Ota D. Thomas et al., Plaintiffs-appellants, v. Illinois Central Railroad Co. and Brotherhood of Railway,airline & Steamshipclerks, et al., Defendants-appellees.ota D. Thomas et al., Plaintiffs-appellants, v. Brotherhood of Railway, Airline & Steamship Clerks, et al.,defendants-appellees, 521 F.2d 208 (5th Cir. 1975)Annotate this Case
Oct. 20, 1975
Walter F. Gemeinhardt, New Orleans, La., for plaintiffs-appellants in both cases.
C. Paul Barker, New Orleans, La., for Bro. of Railway, and others in both cases.
H. Martin Hunley, Jr., Victor H. Hess, Jr., New Orleans, La., Martin W. Fingerhut, Chicago, Ill., for Ill. Central RR. Co. in both cases.
Maurice S. Cazaubon, Jr., New Orleans, La., for Bro. of Railway, and others in 74-3518.
Appeals from the United States District Court for the Eastern District of Louisiana.
Before BROWN, Chief Judge, and WISDOM and COLEMAN, Circuit Judges.
WISDOM, Circuit Judge:
The plaintiffs-appellants in this case are forty-one former employees of the Illinois Central Hospital Association whose jobs were terminated when the hospital site in New Orleans, Louisiana, was sold to the Dome Stadium Commission in 1970. The plaintiffs claimed entitlement to certain separation benefits granted under an agreement negotiated in 1965 ('65 Agreement) between most of the railroads of the United States, including the defendant railroad, Illinois Central (the Railroad) and five railway labor organizations, including the International of the defendant Union, the Brotherhood of Railway, Airline Steamship Clerks (BRAC). The Railroad denied liability under the '65 Agreement, noting that the Hospital Association was not a signatory to it and that the Hospital employees had never been considered within its coverage. BRAC too denied that the plaintiffs-appellants were covered by the '65 Agreement, arguing that the only applicable agreement negotiated by BRAC on behalf of the hospital employees was a 1967 Agreement with the Hospital ('67 Agreement), specifically relieving the Hospital of any obligation to its employees in the event the facility ceased operations.
The plaintiffs sued in the district court for $52.5 million, alleging wrongful discharge and denial of separation benefits by the Railroad, collusion by the Railroad and BRAC to deprive the plaintiffs of benefits due under the '65 Agreement, and breach of duty of fair representation by BRAC in negotiating the '67 Agreement. The defendants moved for summary judgment for lack of jurisdiction, because of the plaintiffs' failure to invoke and exhaust their contractual and administrative remedies. On September 20, 1972, the district court stayed further proceedings pending the parties' submission of the matter to arbitration, under § 3 of the Railway Labor Act and Article VII of the '65 Agreement.1
On January 11, the Special Board of Adjustment No. 605 rendered its decision. After determining the Board's jurisdiction over the dispute, the neutral referee ruled that the plaintiffs were not covered under the '65 Agreement negotiated between the Railroad and the Union and denied their claims. The Board found that the plaintiffs were not "protected employees" of the Railroad within the meaning of the '65 Agreement, and had not been represented by BRAC in the negotiations leading to it. The referee further found that there was no evidence to support the charges of fraud, collusion, or artifice on the part of the defendants to deprive the plaintiffs of any rights.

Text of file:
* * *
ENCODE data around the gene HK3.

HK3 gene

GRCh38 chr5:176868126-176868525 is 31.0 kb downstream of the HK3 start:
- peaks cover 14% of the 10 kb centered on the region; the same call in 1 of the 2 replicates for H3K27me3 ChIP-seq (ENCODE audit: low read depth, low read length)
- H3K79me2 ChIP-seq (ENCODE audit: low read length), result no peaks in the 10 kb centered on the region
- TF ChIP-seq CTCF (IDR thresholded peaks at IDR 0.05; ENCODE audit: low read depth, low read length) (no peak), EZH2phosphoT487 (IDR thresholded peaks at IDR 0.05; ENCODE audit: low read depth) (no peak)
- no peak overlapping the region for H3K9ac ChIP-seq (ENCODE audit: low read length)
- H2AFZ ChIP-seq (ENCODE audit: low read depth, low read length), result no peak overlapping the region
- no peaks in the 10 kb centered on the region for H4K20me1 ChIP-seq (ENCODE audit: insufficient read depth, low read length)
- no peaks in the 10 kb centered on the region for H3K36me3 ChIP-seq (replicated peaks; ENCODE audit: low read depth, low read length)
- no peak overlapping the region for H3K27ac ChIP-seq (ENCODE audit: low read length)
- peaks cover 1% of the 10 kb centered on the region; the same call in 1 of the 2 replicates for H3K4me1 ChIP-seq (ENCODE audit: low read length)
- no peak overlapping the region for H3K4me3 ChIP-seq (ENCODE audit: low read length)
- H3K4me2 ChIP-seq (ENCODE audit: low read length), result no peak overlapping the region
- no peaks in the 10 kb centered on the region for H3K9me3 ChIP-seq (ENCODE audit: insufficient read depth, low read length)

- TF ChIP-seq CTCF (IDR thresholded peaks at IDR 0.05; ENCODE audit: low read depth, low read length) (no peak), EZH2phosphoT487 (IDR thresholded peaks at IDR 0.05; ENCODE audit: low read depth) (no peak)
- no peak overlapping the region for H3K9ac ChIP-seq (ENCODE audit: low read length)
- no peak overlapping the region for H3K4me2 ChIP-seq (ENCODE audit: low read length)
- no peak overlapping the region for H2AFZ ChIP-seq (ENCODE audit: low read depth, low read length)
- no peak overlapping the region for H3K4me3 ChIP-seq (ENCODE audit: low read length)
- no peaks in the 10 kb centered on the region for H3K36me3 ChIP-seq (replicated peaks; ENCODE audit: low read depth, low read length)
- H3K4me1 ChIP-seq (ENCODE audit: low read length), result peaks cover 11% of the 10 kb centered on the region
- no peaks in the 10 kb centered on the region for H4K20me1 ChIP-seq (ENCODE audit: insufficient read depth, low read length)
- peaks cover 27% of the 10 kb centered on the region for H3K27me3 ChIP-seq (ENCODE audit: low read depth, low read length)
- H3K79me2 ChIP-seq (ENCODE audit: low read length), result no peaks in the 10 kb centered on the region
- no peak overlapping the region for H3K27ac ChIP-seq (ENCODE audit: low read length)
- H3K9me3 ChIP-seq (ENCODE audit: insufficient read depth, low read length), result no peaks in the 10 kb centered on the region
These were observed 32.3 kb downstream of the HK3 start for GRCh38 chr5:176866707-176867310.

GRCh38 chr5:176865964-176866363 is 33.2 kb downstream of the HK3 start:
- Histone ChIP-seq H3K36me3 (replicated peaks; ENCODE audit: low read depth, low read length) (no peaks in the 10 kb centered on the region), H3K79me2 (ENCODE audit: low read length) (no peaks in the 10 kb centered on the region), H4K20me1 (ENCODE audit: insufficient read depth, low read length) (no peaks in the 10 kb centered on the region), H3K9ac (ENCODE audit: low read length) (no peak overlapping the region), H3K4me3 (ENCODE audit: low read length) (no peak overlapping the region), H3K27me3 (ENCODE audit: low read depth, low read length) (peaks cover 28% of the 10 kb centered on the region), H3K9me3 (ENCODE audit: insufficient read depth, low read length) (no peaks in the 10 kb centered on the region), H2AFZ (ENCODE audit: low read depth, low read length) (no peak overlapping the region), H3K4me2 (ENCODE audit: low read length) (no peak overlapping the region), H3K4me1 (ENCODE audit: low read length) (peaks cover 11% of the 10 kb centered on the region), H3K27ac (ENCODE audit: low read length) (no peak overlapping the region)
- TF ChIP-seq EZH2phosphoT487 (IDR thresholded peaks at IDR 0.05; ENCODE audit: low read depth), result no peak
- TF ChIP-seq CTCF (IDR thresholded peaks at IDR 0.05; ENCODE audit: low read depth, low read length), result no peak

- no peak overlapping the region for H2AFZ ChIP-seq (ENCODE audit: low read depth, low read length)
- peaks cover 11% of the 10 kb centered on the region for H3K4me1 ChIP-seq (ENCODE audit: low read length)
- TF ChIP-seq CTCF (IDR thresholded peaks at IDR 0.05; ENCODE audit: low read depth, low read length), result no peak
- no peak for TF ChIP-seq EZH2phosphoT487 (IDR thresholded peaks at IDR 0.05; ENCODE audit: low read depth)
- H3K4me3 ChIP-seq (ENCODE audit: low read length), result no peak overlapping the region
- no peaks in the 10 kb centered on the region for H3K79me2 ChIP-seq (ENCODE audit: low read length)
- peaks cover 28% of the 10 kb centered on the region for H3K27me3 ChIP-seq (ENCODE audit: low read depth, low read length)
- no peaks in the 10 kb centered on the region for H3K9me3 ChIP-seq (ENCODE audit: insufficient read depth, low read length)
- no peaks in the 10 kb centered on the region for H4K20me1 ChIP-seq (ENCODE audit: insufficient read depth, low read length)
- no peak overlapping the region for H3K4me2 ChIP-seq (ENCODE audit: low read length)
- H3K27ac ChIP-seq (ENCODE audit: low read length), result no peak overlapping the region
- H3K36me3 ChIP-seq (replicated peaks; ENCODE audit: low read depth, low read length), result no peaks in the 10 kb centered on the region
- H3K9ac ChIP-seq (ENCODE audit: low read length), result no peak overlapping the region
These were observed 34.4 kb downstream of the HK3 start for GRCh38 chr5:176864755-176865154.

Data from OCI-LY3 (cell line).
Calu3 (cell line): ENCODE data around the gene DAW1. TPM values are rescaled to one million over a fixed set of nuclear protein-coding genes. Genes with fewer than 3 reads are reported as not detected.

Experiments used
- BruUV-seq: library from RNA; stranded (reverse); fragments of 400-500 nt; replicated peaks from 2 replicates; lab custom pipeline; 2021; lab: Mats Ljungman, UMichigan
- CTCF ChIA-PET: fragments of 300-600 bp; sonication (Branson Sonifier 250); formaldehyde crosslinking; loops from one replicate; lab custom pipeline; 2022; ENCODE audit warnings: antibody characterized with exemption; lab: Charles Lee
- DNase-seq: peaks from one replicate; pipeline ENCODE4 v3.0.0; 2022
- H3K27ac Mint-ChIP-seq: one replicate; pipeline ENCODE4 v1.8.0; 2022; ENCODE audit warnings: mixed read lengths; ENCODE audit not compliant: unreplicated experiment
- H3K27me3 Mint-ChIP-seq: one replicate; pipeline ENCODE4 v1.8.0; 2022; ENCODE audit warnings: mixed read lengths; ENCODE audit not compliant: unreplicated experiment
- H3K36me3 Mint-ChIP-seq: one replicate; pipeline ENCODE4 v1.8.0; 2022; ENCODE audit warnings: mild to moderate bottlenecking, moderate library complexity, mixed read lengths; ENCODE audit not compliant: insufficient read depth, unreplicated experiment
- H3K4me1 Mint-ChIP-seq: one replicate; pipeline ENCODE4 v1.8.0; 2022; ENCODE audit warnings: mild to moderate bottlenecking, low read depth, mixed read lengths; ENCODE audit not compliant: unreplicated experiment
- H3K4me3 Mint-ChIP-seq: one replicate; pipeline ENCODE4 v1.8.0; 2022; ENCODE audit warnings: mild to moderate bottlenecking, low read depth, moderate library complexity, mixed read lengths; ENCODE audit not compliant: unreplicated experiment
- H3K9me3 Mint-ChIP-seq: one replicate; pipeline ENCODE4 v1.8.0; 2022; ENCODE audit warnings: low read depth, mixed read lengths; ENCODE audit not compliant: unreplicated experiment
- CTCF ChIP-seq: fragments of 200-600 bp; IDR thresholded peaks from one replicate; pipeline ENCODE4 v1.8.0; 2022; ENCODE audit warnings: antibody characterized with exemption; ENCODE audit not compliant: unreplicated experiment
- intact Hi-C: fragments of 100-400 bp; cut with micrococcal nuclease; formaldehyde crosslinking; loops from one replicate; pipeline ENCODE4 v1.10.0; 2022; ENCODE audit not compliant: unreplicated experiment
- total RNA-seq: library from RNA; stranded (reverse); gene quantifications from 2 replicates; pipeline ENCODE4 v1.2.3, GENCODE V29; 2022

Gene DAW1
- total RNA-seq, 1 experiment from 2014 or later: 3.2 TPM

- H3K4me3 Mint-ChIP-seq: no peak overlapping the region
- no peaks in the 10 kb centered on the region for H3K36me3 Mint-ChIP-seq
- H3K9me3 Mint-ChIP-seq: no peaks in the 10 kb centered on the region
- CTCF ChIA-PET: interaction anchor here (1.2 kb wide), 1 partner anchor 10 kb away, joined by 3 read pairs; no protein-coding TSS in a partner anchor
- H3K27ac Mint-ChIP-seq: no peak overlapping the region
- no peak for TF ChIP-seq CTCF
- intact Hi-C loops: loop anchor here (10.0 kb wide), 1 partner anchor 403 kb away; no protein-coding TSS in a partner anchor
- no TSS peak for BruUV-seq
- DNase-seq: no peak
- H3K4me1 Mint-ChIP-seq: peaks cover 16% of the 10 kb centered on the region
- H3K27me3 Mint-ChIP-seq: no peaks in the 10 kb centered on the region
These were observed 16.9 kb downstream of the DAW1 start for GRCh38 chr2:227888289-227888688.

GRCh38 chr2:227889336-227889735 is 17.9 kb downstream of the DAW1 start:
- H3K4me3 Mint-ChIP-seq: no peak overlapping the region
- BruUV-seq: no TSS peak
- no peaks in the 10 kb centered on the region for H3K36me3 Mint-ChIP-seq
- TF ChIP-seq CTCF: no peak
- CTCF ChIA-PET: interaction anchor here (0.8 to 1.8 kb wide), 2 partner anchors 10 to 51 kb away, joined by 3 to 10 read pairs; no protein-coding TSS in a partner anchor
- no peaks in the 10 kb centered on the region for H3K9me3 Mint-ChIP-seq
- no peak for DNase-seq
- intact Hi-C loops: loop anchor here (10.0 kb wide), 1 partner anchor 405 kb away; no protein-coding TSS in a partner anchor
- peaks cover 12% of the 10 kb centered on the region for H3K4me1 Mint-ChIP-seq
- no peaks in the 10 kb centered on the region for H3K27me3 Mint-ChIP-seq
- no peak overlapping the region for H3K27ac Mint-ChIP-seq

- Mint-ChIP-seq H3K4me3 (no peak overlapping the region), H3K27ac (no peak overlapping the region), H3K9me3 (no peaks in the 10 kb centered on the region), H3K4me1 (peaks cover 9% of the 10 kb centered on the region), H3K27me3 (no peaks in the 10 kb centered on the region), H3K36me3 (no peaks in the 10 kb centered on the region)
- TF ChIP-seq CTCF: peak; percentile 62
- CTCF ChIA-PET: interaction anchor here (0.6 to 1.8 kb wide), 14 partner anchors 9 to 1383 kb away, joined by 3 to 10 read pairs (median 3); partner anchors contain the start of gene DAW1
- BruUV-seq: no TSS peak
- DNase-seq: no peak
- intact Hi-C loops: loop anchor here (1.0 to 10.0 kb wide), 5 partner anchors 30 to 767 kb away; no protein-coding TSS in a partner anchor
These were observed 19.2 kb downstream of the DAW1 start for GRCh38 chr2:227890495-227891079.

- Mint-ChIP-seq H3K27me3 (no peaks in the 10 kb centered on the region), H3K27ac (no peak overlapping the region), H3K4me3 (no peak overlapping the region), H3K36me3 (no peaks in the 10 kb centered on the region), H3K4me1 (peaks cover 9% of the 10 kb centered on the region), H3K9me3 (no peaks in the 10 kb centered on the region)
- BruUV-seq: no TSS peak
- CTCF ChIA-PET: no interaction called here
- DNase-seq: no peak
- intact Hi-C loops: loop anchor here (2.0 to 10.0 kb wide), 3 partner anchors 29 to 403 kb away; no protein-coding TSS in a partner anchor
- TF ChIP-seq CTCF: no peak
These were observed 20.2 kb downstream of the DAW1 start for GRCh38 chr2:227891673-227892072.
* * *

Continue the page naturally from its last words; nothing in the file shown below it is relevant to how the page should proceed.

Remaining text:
The Railroad renewed its motion for summary judgment when the case returned to the district court on May 1, 1974. The court, having determined "that the findings of the Board are neither arbitrary nor capricious or in violation of the Due Process rights of plaintiffs," granted the motion. On June 12, 1974, the court granted the Union's motion for summary judgment, relying again on the opinion of the Board. The plaintiffs then brought this appeal.
The complex facts of this case require some elaboration. The Illinois Central Hospital Association, formerly the Illinois Central Hospital Department, was established in 1912 to provide hospital and medical care for the employees of the Illinois Central Railroad Company. The Hospital was supported by dues paid by the employees of the Railroad and was managed by elected dues-paying members, who used the funds to run the Hospital and to pay the salaries of the Hospital employees.
In 1955, BRAC first acquired recognition as the official bargaining agent for the clerical staff of the Hospital,2 and a contract was negotiated between the Hospital and BRAC on behalf of the member hospital employees.3 Since then, various agreements have been negotiated between the Hospital and BRAC.4 In each of these later negotiations, BRAC dealt directly with the Hospital, as an entity separate and distinct from the Railroad. Illinois Central Railroad neither signed nor participated in the negotiations leading to the '55 Agreement or any of the later agreements negotiated by BRAC on behalf of the Hospital employees.
More than 20 years earlier, in 1922, BRAC negotiated its first collective bargaining agreement with the Railroad on behalf of the class or craft of railroad employees known as clerks.5 Although the Hospital had been in existence for 10 years at the time of the '22 Agreement, it did not take part in the negotiations, did not sign the agreement, and was not a party to any of the later agreements negotiated by BRAC with the Railroad on behalf of the Railroad clerks.6 Nor did BRAC purport to represent the hospital employees in the '22 Agreement. In fact, it was not until 1955 that the Chief Surgeon of the Hospital recognized BRAC as the official bargaining representative of the Hospital employees, thus entitling BRAC to represent them in collective bargaining negotiations with the Hospital. Since 1922, in all of its negotiations on behalf of the Railroad clerks, BRAC has dealt directly with the Railroad; since 1955, in all of its negotiations on behalf of the Hospital employees, BRAC has dealt directly with the Hospital. There has never been any suggestion that agreements negotiated between the Hospital and BRAC on behalf of Hospital employees covered employees of the Railroad represented by BRAC in agreements with Illinois Central Railroad.